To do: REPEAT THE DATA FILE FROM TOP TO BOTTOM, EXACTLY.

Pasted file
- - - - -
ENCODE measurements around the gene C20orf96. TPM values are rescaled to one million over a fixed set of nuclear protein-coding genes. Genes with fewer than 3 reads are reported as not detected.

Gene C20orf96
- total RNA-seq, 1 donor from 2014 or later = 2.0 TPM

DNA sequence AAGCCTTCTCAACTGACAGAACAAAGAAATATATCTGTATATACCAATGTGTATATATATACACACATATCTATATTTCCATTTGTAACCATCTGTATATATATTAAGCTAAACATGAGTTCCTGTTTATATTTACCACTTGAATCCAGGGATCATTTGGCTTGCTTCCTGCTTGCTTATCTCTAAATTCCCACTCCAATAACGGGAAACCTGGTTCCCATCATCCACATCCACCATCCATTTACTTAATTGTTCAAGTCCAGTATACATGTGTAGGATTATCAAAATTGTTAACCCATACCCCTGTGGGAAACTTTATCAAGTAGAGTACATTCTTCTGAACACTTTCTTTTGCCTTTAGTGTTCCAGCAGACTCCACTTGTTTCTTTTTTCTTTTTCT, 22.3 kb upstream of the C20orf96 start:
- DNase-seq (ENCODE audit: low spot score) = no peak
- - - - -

ENCODE measurements around the gene C20orf96. TPM values are rescaled to one million over a fixed set of nuclear protein-coding genes. Genes with fewer than 3 reads are reported as not detected.

Gene C20orf96
- total RNA-seq, 1 donor from 2014 or later = 2.0 TPM

DNA sequence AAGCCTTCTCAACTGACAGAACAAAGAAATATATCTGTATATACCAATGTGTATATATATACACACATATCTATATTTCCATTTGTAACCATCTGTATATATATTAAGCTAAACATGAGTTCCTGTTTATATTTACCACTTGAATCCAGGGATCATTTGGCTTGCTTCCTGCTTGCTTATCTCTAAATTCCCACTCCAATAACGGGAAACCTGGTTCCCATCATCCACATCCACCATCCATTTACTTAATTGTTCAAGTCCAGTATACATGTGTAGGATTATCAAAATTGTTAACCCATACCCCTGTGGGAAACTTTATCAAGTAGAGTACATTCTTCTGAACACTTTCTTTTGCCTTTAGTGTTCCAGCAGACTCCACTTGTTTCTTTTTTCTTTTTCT, 22.3 kb upstream of the C20orf96 start:
- DNase-seq (ENCODE audit: low spot score) = no peak